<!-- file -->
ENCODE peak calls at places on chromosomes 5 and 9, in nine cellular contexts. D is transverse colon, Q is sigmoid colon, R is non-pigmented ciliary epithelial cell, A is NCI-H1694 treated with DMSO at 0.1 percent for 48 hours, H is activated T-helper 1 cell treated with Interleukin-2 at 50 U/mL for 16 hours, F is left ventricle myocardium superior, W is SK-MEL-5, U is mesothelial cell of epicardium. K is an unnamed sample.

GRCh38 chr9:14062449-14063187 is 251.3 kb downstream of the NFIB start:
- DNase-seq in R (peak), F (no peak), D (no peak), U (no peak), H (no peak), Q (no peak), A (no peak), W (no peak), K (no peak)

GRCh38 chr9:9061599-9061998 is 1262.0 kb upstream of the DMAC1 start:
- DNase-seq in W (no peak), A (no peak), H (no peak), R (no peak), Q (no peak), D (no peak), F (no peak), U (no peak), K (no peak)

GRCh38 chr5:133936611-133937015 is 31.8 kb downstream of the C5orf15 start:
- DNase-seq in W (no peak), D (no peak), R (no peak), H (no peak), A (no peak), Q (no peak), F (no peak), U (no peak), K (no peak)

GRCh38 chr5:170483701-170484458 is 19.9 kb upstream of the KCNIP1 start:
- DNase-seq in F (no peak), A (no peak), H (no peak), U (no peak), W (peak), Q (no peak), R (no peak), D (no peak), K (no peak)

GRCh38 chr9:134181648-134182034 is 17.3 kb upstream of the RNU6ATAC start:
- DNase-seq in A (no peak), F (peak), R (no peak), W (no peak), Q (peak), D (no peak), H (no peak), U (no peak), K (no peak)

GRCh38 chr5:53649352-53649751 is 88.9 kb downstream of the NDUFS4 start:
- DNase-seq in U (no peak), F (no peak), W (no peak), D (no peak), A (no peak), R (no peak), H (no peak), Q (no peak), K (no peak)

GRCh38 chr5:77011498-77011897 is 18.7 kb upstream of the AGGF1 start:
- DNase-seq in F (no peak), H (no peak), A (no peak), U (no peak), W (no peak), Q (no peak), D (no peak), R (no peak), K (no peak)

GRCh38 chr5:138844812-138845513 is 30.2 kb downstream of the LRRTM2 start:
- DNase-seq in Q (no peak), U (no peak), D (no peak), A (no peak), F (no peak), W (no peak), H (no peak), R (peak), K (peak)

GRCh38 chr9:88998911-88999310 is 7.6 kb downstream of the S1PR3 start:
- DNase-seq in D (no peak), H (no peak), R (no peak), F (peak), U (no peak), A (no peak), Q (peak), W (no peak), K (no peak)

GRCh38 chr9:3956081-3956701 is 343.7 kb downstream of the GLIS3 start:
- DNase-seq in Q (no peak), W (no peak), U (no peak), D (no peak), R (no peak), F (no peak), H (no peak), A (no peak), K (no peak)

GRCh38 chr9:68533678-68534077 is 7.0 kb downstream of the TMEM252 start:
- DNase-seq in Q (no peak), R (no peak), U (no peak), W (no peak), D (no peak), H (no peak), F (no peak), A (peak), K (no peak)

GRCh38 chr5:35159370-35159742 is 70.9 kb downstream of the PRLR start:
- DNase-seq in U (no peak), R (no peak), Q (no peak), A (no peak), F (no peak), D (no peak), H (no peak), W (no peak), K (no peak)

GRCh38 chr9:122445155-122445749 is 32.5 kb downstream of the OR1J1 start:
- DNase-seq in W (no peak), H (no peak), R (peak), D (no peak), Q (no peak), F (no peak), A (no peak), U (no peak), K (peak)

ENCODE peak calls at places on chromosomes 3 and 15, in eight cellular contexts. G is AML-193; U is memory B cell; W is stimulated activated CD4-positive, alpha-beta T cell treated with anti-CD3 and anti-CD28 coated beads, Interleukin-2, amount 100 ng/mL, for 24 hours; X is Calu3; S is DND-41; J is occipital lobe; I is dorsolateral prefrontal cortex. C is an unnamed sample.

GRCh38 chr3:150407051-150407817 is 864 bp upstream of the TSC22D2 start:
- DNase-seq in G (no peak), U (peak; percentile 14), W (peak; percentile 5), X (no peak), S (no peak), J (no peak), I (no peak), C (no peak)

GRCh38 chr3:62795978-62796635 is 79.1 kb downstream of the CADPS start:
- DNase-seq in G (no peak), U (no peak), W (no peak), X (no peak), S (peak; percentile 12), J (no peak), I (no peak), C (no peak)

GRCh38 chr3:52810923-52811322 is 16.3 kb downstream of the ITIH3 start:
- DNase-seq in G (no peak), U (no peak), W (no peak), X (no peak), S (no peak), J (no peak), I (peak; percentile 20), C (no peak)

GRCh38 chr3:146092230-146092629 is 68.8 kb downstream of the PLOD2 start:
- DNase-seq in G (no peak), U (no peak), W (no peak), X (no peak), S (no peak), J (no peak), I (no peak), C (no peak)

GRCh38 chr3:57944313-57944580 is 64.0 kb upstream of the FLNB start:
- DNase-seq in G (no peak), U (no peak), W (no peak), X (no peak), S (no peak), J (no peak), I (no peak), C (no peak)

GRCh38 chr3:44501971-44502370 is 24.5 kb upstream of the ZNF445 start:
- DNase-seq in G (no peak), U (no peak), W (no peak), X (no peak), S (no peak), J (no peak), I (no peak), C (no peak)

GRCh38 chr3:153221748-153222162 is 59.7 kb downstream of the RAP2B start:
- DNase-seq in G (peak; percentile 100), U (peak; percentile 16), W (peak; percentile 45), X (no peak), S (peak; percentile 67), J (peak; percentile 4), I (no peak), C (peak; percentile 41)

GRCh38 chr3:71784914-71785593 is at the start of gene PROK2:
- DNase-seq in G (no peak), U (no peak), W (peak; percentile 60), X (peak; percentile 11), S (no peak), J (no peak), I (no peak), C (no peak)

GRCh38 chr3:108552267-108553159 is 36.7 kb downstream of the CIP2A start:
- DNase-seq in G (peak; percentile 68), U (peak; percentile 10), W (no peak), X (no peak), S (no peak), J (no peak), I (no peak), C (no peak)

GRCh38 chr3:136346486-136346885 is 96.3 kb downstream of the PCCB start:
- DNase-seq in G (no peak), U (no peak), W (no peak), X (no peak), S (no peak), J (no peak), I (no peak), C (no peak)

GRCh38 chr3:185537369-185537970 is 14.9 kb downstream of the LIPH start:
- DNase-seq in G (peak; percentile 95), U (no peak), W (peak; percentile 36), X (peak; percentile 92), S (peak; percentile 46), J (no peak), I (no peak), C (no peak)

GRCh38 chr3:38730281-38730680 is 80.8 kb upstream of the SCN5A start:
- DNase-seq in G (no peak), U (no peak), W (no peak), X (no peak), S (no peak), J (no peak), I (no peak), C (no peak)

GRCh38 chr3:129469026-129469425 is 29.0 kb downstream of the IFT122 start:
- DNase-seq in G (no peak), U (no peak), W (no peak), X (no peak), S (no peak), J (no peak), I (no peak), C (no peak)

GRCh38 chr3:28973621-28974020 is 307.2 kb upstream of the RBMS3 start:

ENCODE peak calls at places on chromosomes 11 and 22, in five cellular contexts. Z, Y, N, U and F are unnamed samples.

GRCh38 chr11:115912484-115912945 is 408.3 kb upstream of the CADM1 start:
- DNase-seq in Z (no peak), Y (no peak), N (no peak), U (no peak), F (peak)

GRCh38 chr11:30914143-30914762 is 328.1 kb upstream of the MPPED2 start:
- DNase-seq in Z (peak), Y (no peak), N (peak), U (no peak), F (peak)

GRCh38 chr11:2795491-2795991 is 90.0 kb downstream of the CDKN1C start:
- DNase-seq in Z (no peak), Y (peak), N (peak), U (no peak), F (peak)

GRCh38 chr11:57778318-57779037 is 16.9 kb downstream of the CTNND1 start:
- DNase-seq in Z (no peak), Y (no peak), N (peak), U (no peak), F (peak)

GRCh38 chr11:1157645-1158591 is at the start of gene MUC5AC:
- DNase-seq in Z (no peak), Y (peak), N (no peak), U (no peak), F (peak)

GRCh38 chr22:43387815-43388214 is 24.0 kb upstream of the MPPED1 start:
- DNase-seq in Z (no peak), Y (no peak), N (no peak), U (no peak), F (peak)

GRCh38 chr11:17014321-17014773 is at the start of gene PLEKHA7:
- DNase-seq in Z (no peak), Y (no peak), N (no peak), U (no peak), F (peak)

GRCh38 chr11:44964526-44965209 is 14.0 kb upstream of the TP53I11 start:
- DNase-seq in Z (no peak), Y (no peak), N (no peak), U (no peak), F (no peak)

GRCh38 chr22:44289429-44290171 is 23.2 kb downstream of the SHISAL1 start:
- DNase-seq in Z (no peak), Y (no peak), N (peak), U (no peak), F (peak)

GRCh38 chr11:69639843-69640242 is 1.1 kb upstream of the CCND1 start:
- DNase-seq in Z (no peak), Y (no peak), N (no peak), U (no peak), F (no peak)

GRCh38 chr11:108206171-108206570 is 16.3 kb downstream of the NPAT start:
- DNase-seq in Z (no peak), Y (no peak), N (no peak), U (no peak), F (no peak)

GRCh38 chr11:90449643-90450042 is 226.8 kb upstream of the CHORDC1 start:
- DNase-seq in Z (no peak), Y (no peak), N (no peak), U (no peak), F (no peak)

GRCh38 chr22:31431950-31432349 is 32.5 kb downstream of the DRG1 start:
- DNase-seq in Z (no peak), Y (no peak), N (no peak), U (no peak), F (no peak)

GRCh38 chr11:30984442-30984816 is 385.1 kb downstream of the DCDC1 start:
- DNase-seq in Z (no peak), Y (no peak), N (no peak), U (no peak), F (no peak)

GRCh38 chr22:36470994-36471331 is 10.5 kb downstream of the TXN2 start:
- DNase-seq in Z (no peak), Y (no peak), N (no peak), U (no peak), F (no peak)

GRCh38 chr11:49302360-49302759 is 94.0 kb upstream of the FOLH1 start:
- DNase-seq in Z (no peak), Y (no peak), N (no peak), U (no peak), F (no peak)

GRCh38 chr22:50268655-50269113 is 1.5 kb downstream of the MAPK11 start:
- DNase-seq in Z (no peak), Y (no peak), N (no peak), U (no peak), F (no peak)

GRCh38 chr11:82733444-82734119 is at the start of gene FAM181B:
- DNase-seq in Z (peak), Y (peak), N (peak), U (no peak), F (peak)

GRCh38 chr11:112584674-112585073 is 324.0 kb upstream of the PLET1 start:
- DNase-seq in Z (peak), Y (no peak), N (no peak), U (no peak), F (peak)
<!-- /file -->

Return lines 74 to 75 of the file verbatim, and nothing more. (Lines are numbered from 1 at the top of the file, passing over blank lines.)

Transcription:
- DNase-seq in Z (no peak), Y (no peak), N (peak), U (no peak), F (peak)

GRCh38 chr11:69639843-69640242 is 1.1 kb upstream of the CCND1 start: